Austin’s City Council passed Ordinance 20160324-019 (DRAFT)*, adding Chapter 4-15 to the City Code and making Austin the first city in Texas to expand “Fair Chance Hiring” practices to private employers. The new law takes effect on April 4, 2016.
As Accurate Background previously reported, Philadelphia's Ban the Box legislation Bill No. 150815 goes into effect Monday, March 14, 2016. This law amends Chapter 9-3500 of the Philadelphia Code (“Fair Criminal Records Screening Standards”) to include more comprehensive requirements.
When it comes to background checks, regulations are an undeniable and unavoidable reality. In order to steer clear of costly and unwanted complications, employers need to be properly educated on the ever-changing employment laws. In 2015, new regulations from the Equal Employment Opportunity Commission pertaining to background screening made national headlines on an almost-daily basis. So, what can we expect in 2016? We’ll see a continuation of the hiring regulations that changed the face of employee screening last year.
On February 2nd, the European Commission and the Department of Commerce announced their plan to replace the EU US Safe Harbor Program with the New EU US Privacy Shield.
Philadelphia’s City Council recently passed an amendment to their existing ban the box legislation that goes much further than the City’s 2011 legislation. Bill No. 150815 takes effect on March 14, 2016 and amends Chapter 9-3500 of the Philadelphia Code (“Fair Criminal Records Screening Standards”) to include more comprehensive requirements.
Oregon’s Ban the Box initiative House Bill 3025 goes into effect on January 1, 2016. This law prohibits any employer in Oregon (with 1 or more employees) from requiring an applicant to disclose a criminal conviction on the employment application and they must not exclude an applicant from an initial interview solely because of past criminal conviction, among other requirements. Please review our Oregon Ban the Box Legislative Update for more details.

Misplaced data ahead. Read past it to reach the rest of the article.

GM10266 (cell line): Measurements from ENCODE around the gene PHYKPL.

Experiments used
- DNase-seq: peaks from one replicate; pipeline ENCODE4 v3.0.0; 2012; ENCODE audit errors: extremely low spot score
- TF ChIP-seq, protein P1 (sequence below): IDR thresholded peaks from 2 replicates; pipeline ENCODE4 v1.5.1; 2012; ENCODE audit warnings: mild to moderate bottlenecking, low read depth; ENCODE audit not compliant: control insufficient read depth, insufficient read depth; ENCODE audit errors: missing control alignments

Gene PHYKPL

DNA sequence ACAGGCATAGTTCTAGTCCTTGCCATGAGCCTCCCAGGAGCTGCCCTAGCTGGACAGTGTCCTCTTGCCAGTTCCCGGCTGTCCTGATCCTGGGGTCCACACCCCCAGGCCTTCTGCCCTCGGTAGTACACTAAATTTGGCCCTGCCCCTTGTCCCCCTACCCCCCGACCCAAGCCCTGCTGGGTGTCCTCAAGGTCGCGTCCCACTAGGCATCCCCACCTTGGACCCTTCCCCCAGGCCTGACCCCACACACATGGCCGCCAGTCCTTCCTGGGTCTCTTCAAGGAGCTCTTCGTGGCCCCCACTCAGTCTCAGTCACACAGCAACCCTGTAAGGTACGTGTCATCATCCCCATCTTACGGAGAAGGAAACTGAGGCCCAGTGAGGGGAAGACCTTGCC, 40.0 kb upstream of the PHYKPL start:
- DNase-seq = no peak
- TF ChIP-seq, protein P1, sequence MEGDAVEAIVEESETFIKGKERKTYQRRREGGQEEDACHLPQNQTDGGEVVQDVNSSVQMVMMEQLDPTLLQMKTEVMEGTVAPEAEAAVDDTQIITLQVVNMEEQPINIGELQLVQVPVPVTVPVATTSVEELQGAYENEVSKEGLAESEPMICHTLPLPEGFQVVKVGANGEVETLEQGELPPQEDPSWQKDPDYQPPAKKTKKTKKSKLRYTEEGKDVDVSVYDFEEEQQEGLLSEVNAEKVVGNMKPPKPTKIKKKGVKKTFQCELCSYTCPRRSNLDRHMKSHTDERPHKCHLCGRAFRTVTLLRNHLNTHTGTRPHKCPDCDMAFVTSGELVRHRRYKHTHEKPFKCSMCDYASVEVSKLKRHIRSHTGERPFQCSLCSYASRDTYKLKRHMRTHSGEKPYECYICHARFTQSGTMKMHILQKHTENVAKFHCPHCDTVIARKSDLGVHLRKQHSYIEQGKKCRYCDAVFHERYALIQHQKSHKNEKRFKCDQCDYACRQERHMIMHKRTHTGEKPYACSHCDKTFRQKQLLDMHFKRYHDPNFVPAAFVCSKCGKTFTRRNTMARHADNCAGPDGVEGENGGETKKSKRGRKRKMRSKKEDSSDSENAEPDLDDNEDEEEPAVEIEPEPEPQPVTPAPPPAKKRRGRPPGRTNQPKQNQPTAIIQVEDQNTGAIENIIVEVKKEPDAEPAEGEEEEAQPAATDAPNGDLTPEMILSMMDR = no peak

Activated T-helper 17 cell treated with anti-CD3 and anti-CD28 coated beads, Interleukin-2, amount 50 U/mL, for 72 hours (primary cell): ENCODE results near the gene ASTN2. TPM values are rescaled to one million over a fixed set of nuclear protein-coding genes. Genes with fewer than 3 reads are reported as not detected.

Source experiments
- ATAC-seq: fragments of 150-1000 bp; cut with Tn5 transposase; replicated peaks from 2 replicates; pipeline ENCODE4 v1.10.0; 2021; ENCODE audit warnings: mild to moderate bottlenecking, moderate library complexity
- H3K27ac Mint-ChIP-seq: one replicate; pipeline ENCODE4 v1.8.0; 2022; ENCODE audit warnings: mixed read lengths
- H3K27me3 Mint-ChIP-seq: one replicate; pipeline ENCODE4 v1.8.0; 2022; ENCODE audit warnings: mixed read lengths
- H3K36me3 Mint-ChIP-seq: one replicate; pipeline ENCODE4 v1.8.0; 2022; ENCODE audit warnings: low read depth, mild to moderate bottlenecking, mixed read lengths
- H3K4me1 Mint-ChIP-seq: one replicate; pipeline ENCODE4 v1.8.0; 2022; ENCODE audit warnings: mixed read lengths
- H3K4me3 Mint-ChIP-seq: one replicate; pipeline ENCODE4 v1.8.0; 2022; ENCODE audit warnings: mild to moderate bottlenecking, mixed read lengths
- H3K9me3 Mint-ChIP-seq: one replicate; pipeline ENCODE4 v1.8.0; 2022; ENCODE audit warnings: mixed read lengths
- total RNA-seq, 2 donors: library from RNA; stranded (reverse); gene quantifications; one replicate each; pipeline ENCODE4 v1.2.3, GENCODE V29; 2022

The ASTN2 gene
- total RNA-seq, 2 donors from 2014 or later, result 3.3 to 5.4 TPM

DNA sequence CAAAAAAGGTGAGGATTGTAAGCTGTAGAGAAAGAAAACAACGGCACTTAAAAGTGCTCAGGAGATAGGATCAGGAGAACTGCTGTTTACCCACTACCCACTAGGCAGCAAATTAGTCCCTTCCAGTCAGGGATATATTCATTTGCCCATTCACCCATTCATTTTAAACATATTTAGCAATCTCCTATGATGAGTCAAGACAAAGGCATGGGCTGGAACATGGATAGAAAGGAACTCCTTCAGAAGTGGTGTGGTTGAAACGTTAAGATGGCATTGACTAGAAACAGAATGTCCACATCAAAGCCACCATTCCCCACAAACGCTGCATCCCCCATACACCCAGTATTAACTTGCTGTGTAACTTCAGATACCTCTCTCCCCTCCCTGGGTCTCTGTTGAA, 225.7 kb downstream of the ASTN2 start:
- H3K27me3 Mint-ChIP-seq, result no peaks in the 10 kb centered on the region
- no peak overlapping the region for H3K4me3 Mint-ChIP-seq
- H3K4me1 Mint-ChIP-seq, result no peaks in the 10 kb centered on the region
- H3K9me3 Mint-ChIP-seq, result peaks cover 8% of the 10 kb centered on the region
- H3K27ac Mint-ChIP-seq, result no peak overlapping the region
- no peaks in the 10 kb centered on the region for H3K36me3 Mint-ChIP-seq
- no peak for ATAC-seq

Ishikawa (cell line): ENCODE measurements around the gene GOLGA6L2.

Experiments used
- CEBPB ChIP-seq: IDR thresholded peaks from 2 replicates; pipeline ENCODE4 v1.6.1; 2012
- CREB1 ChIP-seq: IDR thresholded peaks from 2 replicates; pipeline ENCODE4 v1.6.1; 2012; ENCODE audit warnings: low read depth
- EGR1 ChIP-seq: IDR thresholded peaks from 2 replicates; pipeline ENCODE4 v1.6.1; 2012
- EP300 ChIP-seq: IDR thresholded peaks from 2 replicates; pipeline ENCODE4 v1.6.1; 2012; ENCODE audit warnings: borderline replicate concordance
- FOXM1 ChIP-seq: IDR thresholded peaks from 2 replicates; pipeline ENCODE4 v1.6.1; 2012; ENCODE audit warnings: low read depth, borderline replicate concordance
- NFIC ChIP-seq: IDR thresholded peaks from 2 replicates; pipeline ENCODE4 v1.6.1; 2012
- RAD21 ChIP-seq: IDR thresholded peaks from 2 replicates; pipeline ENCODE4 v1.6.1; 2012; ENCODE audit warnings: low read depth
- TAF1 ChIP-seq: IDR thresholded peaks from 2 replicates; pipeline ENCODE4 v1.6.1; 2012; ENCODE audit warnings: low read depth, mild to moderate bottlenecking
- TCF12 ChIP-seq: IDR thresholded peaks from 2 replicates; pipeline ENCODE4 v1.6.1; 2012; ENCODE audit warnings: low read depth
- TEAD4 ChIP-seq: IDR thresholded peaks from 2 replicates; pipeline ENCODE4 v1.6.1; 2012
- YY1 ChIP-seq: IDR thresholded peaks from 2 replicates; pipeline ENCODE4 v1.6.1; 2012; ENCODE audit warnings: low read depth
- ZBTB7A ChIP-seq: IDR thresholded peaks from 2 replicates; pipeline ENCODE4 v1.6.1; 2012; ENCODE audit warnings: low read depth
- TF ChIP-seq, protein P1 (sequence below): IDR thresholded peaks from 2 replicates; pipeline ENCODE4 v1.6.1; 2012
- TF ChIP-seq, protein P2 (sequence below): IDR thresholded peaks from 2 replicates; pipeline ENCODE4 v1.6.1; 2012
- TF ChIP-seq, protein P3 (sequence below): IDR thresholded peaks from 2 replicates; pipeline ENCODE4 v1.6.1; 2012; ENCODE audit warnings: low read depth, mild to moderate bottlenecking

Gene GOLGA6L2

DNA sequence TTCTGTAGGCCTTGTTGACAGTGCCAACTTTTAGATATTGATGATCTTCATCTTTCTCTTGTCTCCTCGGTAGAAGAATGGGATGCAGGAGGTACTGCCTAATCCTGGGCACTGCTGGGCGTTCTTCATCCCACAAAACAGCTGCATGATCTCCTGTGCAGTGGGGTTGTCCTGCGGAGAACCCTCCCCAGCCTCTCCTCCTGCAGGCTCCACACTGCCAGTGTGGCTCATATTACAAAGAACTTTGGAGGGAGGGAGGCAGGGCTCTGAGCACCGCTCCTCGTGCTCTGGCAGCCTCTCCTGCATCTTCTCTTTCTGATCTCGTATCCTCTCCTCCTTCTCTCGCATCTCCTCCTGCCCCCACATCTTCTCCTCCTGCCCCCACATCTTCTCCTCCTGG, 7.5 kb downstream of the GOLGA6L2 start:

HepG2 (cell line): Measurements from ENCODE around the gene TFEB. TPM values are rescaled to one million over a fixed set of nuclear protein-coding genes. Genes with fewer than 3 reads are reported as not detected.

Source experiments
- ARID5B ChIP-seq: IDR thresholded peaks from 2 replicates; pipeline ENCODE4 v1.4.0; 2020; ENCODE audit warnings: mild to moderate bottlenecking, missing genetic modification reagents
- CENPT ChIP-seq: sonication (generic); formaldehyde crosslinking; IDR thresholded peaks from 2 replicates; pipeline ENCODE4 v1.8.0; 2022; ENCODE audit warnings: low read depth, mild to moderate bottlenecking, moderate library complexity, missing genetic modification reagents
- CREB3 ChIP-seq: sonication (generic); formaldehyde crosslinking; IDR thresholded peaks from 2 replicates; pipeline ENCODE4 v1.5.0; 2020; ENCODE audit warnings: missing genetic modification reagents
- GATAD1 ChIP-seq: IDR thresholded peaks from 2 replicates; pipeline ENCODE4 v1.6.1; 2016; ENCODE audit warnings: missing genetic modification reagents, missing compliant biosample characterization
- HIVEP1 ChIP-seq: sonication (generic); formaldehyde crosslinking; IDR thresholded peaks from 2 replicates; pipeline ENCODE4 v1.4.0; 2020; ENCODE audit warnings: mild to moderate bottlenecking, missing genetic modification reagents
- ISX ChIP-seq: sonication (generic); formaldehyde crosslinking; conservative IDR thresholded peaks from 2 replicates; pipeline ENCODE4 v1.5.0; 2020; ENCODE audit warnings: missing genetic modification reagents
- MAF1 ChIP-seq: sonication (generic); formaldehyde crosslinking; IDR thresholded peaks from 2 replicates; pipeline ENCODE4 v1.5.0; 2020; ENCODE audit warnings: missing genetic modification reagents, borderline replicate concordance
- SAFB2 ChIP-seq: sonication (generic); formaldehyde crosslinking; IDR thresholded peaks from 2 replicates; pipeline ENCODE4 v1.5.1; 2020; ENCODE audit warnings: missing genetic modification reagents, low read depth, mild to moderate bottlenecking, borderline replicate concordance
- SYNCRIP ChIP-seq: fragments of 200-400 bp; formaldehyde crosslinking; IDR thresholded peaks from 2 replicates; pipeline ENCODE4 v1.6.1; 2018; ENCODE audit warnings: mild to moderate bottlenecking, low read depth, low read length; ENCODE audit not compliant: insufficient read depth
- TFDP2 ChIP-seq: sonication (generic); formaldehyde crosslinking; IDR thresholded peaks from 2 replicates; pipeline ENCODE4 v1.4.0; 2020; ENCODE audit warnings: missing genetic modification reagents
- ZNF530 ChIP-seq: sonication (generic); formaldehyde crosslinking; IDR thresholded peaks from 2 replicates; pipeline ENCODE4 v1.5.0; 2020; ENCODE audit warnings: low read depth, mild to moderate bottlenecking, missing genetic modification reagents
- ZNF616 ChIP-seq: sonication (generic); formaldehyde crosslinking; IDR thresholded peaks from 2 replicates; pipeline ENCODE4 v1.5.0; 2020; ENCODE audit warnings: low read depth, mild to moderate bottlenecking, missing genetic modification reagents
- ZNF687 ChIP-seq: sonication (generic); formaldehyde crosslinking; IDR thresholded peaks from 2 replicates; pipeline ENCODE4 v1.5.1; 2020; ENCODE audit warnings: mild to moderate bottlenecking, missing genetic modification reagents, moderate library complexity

New York City's Ban the Box legislation the "Fair Chance Act," which went into effect this past October, prohibits employers from inquiring about an applicant's arrest or conviction record until after a conditional offer of employment is extended. One of the requirements of this act, the Article 23-A Evaluation Form, must be provided to the applicant by the employer. The form has since been updated and you can find the latest version here.
Over the past few years, a number of high-profile lawsuits have targeted companies for violating the Fair Credit Reporting Act (‘FCRA”) and that number is continuing to increase. Accurate Background's latest FCRA Best Practices white paper and corresponding infographic cut through the complexities and provide employers with four easy to understand guidelines for complying with FCRA.
Recently, the Equal Employment Opportunity Commission entered into its first consent decree with an employer since the EEOC Guidance was initially published in 2012. It alleged that the employer's hiring policies surrounding criminal records disproportionately disqualified minority employees and violated Title VII of the Civil Rights Act. By entering into the consent decree the employer expressly denied liability and wrongdoing, but they are also required to adhere stringent hiring guidelines put forth by the EEOC.
While the decree outlines some increasingly popular ideologies we are already familiar with due to increasing Ban the Box legislation and the EEOC Guidance, it also introduces some new concepts that our industry will likely see more of with the EEOC’s increasingly aggressive intent to eliminate what it deems as discriminatory practices among hiring entities.
New York City and the State of Oregon recently joined the growing list of states and jurisdictions to Ban the Box - prohibiting employers from requesting criminal history until later in the hiring process.